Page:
[LINDSEY PATE] Yeah, cuz you know, in the nonprofit world, like, money matters quite a bit. And the relationships with the people that sponsor your events, like that matters a lot. And so, making sure that everybody is feeling like those dollars are well spent.

Because, you know, for events, you're putting deposits down and hold your space. So just making sure that everybody feels like that investment is being watched. But it's we're not just going to lose sight of it.

That's, I think the important thing and you know, like I mentioned, our nonprofit is a pretty small budget, but on a bigger scale. When you have people putting money in for the goodness of their heart, you know, maybe it's water conservation, and you have private donors coming in, and you kind of have something like cold that happened. You really have to communicate to those folks. Don't worry, here, we're still true to our mission. You know, we're filming, utilize these funds in the way that we said the word but you know, here's what has changed about things.

[SAMI BEDELL-MULHERN] Mm hmm. Yeah. So are you kind of working through a period of Okay, I had my financial projections done. This is what you know, this is what we expected 2020 to look like. And, you know, in your case, it could be, there could be a whole host of things, right. It could be COVID. It could be you have some sort of disease come through your greenhouse. I mean, I'm not, that's not gonna happen. But I mean, like, there's all sorts of things that could happen. And so for you, is it like, we have these financial projections so that it's really easy for us to then communicate to our investors and communicate to those that participate with us to say, Okay, this is what happened. But because of this, we have a plan. And we can very quickly switch to that plan in order to still support, you know, maybe a percentage of that, or it might not be the whole thing, but this is what our plan is, this is what we're going to do. This is how we're going to tackle this. So you can go into problem-solving mode instead of just reactive crisis mode.

[LINDSEY PATE] Yeah, and so I'm glad you brought that up, because I'll give you a really real example for us.

We have a production license, that's farming, we have a pending processing license, that is to turn flower into concentrates. And, unfortunately, OLCC was already pretty backed up in terms of those applications. When COVID came OLCCs kind of like you know, we're gonna pick a pause on this we were already slow, but now we're pausing. So we we have to communicate to our investors. You know, we gave you financial projections, you invested money. Well, now this has happened. And that was definitely a significant part of the revenue that we would have. Therefore, this is our plan moving forward.

And so, earlier I mentioned, look at your historical data. Use that to inform your projections. Think about where your business is going to be put yourself in the space, put yourself exactly where you want to be. Once you've done that, something that is incredibly helpful, it takes some, you know, magic in Excel a little time there. But if you can create a variables page, so that you can immediately make adjustments. So for example, we think we're going to make X amount of concentrates in 2021, for example, well, what happens if that is zero? And now our flour sales are double because we're no longer processing.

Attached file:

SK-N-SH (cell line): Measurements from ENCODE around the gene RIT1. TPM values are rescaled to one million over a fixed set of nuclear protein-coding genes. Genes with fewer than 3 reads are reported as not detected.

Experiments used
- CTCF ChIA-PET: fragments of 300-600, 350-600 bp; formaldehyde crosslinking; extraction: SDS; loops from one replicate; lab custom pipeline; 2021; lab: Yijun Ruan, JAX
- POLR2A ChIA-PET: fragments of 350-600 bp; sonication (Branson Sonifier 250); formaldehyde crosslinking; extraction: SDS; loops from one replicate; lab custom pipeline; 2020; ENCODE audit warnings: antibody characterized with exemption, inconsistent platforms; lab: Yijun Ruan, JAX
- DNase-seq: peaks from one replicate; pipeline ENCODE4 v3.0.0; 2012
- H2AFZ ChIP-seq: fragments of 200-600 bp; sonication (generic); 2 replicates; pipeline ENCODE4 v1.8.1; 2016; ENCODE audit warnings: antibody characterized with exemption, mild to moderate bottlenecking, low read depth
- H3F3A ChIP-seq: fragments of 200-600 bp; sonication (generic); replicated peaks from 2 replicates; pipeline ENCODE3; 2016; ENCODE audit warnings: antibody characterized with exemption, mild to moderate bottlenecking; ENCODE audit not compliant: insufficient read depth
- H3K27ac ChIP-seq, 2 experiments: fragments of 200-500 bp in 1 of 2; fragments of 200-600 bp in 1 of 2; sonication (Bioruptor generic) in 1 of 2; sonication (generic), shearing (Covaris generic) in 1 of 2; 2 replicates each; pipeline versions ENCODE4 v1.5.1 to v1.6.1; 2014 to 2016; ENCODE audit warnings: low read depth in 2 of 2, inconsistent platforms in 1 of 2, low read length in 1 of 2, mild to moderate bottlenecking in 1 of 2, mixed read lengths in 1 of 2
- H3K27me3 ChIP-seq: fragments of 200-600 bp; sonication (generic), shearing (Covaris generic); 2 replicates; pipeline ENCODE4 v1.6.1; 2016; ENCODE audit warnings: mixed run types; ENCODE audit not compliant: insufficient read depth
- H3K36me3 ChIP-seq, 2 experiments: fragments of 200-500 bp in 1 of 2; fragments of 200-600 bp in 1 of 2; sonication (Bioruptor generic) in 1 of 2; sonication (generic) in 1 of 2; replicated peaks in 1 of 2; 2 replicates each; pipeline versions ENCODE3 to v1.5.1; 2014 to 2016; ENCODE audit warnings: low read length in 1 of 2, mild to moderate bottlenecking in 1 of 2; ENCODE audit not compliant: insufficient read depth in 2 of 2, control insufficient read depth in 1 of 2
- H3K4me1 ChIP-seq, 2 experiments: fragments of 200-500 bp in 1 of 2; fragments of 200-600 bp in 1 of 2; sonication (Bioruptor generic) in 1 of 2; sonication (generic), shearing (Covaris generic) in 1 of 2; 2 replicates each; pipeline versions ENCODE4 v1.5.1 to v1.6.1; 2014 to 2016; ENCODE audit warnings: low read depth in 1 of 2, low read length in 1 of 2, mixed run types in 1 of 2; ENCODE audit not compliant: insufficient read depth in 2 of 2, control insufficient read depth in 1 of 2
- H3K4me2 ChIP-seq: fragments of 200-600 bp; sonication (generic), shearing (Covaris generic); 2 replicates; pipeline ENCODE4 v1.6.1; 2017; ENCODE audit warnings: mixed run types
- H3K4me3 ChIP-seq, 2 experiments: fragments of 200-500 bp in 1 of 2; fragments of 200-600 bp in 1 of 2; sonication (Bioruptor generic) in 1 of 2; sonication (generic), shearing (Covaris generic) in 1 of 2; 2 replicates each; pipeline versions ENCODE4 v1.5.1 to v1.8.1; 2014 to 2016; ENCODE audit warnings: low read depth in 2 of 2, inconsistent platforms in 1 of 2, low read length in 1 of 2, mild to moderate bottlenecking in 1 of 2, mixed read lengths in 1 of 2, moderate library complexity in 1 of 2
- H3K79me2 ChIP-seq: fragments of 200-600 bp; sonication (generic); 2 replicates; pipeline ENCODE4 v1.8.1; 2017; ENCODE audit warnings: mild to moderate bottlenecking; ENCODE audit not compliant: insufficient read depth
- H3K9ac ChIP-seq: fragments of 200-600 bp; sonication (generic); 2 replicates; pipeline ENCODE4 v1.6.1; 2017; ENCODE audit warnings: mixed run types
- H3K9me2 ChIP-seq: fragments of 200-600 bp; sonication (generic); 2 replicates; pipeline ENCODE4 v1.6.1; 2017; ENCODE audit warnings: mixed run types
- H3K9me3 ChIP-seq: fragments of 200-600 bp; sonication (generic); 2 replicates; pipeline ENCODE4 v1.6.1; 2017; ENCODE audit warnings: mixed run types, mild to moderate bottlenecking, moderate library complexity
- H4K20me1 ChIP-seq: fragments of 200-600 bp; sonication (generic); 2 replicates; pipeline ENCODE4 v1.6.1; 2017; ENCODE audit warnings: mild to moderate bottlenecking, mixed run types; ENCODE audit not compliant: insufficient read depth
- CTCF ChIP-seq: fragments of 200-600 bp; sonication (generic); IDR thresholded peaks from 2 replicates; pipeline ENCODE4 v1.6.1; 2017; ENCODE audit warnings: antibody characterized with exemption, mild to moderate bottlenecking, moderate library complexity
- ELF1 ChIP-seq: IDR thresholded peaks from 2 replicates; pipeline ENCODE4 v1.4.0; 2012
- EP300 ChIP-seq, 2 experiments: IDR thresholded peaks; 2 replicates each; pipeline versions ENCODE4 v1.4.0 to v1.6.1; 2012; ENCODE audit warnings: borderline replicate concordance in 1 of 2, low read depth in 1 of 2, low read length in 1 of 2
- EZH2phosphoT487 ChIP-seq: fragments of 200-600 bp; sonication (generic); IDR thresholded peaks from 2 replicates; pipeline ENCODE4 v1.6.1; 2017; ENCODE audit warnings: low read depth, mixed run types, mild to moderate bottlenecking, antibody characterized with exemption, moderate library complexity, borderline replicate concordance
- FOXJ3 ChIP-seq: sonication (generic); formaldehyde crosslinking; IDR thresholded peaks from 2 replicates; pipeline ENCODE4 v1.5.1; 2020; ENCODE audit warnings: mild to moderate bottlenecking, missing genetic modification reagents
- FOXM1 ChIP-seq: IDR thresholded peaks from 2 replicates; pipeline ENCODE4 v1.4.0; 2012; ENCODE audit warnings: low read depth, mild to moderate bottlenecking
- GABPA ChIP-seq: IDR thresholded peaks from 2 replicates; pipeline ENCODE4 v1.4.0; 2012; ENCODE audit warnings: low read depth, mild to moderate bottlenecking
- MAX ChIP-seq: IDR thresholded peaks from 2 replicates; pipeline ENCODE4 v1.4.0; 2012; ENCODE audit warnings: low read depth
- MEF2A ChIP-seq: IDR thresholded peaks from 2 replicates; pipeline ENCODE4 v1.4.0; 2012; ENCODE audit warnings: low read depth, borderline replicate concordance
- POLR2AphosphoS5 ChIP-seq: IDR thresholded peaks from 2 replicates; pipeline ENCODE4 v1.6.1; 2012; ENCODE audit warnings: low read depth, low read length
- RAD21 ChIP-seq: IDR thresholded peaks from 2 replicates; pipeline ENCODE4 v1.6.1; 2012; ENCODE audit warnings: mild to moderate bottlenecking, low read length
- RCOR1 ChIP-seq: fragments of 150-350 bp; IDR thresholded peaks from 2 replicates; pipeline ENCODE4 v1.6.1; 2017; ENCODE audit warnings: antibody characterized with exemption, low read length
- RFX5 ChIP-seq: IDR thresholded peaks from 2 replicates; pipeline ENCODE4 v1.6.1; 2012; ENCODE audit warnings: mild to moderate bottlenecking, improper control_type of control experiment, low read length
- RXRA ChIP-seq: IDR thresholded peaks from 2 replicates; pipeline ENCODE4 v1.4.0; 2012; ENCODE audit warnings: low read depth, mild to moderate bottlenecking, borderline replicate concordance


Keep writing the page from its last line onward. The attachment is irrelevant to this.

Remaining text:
Now I also have a varial variable page to be able to adjust price per pound price per gram. In terms of concentrates, I can adjust yield. So Craig and I can sit in the office and run these scenarios and go, what happens if we get 50% of the yield we thought we were going to get, what happens if we get double? What happens if we want to pay our employees $2 an hour or more? What happens if we want to give people bonuses, we're able to do these adjustments in the office and then spit out a model that can represent different scenarios, because that's really what lets us plan for the future and help our investors to feel that we're not just shooting in the dark. But if any one of my investors wants to ask me, what would happen if if half of your crop failed? Because I don't know. power outage right? Right happens. I can basically within 24 hours, get back to somebody and let them know here's what that looks like. And if I haven't thought that through it it doesn't take that long to adjust in Excel to make some of these tweaks?

[SAMI BEDELL-MULHERN] Well, it's not always a negative, right. I mean, there could be some organizations that, because of COVID, are actually seeing an increase in a surplus, because of the audience they serve, and you know, it could be, you know, health care type situations, or because of all of the racial inequality conversations that are having like there could be, it could be both ways, like you could all of a sudden find yourself not being able to support your audience, because you are, you're the people you serve, because you weren't expected to increase. So having those spreadsheets can help you in both ways.

[LINDSEY PATE] Yeah, because if you find out, you know, I'm going to have to serve, I don't know 20% more veterans in the next three months. I know that I have three full-time staff that can serve my current output. Therefore, if I have you know a 20% increase in people we need to serve. I'm going to need to hire and train this many people. And furthermore, here's what it costs for me to onboard somebody.